Kairaku-en, Ume Matsuri and the Return of the Volunteer Tour Guides!

Candles in the Park's field. Yoru Ume= Night Plums!
Candles in the Park’s field. Yoru Ume= Night Plums!

Located in Mito City in Ibaraki Prefecture, Kairakuen (偕楽園) has been designated as one of the three most beautiful parks in Japan. And lucky me, I only live about 40 minutes drive south! In general, Kairakuen is a pretty park, but I’ve seen much more breathtaking places in my Japan Journies. I do like to go and walk there on sunny days; Senba Lake is right across a small bridge and is full of swans and ducks eager to be fed, swan paddle boats to explore the different fountains, and locals of all ages out for some exercise on the path around the lake that tells you how far you’ve gone. It’s a nice place to go and chill out.

The real reason this park holds the title as one of the most beautiful is evident in early spring, when the weather is thinking about warming but it’s still cold enough to wonder if spring is a thing that actually exists. In late February and all through March, Kairakuen hosts the 梅祭り (うめまつり), the Plum Blossom Festival! With about 100 different kinds of plum trees on the grounds, blossoming in vibrant colors ranging from snow white to blushing pink to a deep red, and over 3,000 individual trees the park is a riot of color and the air all over the city is fragrant and sweet.

Still early in the season.
Still early in the season.

Kairakuen was originally thought up and constructed by Tokugawa Nariaki, a prominent daimyo (feudal lord) of Japan in the 1800’s, for the relaxation and enjoyment of both nobility and the common people. His favorite tree was a plum tree in spring, and this park showcases that love quite well!

Food stalls lead right up to the shrine!
Food stalls lead right up to the shrine!

And where did I acquire all these facts? The internet? A tourist office? You’d think so wouldn’t you? No… I’ve apparently been blessed with an air of extreme approachability. Something that screams, “come and talk to me! I’m a nice person!” As a result, almost every place I’ve visited, at at least one tourist hot spot, I’ve been approached and guided around by passionate volunteer tour guides! I’ve seen closed up research labs in Tsukuba’s botanical gardens, been led through the servant’s quarters and princess’s room in the outer wall of Himeji Castle, received prayers for my continuing health and beauty at the correct shrines at a complex in Kyoto, been taken around archaeological digs and told stories about the original Imperial Palace site in Nara and now I got a narrated tour of a park I’ve been to a dozen times, but never have I had so many of my random questions answered!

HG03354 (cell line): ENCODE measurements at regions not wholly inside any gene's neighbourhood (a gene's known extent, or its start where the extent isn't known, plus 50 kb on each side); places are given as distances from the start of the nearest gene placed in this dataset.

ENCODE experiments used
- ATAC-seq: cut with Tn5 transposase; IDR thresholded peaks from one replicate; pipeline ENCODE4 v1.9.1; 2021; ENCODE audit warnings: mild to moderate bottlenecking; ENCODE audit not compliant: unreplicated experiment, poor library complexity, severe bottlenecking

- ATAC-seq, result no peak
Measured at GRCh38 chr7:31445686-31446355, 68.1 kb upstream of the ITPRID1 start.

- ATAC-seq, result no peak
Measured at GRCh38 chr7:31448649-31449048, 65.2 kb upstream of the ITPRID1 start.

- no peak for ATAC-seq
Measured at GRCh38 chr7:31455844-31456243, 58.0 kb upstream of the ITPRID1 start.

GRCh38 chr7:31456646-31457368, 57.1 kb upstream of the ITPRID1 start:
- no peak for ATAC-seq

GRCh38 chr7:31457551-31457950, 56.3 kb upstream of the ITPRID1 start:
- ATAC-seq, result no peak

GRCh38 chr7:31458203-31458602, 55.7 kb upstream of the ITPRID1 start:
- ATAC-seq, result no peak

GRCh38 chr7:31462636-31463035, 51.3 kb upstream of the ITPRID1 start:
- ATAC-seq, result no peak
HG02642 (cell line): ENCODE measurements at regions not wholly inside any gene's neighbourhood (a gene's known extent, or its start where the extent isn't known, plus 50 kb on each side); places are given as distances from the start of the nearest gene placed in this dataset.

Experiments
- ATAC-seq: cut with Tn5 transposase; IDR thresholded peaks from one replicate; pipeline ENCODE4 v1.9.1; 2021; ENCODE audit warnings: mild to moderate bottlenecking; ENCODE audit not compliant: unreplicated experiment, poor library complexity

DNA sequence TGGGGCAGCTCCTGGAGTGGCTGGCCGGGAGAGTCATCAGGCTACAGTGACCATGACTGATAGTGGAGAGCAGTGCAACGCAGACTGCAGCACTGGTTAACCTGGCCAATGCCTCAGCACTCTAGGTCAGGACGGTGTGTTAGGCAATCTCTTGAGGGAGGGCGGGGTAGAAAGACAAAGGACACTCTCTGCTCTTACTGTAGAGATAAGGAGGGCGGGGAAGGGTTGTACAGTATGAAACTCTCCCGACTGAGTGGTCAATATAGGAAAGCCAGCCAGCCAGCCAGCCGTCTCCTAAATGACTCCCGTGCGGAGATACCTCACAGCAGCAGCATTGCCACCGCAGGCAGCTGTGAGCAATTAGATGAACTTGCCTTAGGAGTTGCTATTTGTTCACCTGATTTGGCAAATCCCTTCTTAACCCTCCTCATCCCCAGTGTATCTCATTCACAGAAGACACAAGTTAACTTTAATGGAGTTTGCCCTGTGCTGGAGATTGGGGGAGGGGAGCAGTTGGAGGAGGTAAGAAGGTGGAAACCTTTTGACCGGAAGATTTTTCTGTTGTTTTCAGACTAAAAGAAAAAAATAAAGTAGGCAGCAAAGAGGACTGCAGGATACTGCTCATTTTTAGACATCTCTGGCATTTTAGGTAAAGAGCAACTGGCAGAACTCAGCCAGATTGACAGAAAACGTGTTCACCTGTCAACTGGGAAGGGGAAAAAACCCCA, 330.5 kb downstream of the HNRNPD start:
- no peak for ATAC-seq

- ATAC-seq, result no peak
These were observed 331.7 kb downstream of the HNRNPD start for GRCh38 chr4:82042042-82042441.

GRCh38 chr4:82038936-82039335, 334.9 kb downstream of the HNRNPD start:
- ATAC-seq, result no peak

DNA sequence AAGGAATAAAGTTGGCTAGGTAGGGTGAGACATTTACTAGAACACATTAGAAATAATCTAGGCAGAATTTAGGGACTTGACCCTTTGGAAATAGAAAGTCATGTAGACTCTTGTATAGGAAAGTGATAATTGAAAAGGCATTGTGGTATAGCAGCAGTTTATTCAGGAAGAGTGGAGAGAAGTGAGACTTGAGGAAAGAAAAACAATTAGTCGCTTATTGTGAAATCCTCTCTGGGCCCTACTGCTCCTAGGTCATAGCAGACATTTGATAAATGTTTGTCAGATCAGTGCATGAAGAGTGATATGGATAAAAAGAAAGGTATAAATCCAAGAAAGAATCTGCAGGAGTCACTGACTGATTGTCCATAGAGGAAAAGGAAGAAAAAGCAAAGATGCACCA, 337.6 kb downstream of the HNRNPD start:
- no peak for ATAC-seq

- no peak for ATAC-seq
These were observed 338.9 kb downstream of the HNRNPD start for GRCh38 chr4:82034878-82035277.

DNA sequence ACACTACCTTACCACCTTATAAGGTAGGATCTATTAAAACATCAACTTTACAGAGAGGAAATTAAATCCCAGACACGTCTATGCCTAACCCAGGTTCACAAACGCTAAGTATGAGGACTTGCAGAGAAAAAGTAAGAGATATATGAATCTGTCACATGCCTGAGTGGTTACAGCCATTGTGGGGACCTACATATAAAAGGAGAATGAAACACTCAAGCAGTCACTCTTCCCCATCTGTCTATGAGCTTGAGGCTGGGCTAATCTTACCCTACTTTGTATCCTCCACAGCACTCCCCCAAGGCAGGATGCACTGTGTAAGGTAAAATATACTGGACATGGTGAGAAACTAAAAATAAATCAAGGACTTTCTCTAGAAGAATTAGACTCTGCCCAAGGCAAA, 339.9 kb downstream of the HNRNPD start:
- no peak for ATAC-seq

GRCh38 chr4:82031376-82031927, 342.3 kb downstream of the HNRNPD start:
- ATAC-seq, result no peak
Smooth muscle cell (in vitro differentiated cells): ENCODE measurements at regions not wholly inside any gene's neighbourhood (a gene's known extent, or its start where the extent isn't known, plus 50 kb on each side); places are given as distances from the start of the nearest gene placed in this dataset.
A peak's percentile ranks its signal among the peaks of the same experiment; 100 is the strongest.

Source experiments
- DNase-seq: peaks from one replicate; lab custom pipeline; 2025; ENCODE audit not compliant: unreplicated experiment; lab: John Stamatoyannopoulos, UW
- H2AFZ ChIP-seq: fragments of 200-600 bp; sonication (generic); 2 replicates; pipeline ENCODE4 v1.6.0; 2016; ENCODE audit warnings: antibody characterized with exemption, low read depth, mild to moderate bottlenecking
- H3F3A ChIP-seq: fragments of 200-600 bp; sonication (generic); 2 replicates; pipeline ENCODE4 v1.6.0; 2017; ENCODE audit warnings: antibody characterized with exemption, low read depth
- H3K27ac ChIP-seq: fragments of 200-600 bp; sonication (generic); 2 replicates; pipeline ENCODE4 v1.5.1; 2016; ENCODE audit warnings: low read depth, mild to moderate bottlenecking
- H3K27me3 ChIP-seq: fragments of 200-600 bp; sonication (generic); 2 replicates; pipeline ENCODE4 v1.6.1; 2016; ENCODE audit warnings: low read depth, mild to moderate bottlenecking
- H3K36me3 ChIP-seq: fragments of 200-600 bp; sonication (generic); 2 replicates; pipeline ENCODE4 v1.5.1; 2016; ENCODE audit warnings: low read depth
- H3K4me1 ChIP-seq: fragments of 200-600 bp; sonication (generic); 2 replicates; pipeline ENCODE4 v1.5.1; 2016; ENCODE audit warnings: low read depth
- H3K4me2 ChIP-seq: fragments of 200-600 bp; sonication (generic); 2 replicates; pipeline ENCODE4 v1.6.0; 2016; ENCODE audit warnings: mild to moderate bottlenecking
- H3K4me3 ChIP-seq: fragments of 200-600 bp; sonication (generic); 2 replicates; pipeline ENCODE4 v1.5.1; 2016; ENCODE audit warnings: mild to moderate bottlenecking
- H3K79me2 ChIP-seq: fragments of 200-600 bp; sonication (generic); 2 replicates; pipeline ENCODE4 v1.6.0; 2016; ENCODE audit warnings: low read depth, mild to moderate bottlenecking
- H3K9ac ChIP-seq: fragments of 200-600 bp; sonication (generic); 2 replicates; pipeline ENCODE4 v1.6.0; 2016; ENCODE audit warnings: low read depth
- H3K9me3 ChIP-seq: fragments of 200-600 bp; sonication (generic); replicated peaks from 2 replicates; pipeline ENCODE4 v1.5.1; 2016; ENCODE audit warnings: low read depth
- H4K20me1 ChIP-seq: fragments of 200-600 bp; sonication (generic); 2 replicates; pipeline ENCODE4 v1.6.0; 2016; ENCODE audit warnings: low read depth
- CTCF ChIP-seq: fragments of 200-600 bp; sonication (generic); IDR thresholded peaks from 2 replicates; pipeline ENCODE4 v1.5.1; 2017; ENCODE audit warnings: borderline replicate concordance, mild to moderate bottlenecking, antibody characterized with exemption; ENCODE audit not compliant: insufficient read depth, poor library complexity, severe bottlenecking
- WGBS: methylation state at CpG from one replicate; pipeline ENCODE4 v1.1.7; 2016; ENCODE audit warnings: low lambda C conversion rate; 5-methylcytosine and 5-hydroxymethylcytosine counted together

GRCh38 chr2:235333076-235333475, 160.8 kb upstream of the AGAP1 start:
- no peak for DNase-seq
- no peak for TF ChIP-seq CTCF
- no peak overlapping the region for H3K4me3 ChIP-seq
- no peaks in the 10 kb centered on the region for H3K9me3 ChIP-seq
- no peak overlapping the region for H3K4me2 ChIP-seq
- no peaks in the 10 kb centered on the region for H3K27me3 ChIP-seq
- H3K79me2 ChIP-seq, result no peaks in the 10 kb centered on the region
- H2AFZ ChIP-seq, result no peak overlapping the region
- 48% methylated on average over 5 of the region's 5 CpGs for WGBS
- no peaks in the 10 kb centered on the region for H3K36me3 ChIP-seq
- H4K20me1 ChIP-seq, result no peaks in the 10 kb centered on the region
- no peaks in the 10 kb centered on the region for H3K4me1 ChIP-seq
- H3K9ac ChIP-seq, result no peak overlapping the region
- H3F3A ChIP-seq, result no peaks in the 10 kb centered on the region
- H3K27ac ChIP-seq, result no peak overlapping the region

Was also pushed into the picture line with my friend... But not the others in our group!
Was also pushed into the picture line with my friend… But not the others in our group!

The bamboo in the large grove is great for making bows (the weapon, not the accessory!), there are also types of cute mini-bamboo, the cedars and large bamboo are about 170 years old but the large cedar near the natural spring is close to 800! And don’t drink the spring water. (Too bad I already broke that rule before I knew any better. As in last week… Ah well. I’m alive, it’s all good!)

Anyway, he left when I did eventually locate the friends I was (originally late, but now very late in) meeting but not before pointing out the best tent for umeshu (梅酒), Japanese Plum Wine. At the festival, you pay a set price and taste as many different kinds of umeshu as you please! The cups are tiny but you can go back to your favorites as much as you want!

Along with umeshu, plum pervades every single product at this festival, though that makes sense right? Plum ice cream, plum soda, pickled plums, plum flavor filled pastries, plum cartoon characters, plum sauce on fish and vegetables and mochi; and yet nowhere did I actually see a whole natural plum. Go figure, they were plum out! (Sorry, not sorry.)

My new favorite flavor: plum!
My new favorite flavor: plum!

After stuffing our faces with ice cream, pastries, and soda (all plum flavor of course!) as well as okonomiyaki and yakisoba, we strolled among the trees and tried not to hit too many people with our umbrellas. Along the way we encountered a traditional Shinto-style wedding! Spring is a popular time for weddings here because your photos can be taken in front of ume and sakura (cherry blossoms)! Both are representative of new beginnings (ever wonder why the school year starts with the blooming of sakura in April? You’re welcome.)

The bride's white hood, called a tsunokakushi, is used to cover her horns of jealousy, ego and selfishness. It symbolizes her resolve to become a gentle and obedient wife.
The bride’s white hood, called a tsunokakushi, is used to cover her horns of jealousy, ego and selfishness. It symbolizes her resolve to become a gentle and obedient wife.

The diagnosis: If you’re in Japan in the spring Mito and Kairakuen are definitely worth a trip, especially the day with the night lighting and fireworks that usually takes place on a Saturday in the middle of the festival. Other times of the year it’s still a very pretty destination if you’re already in the area and it makes a good place to meet locals out for a run or a power walk!

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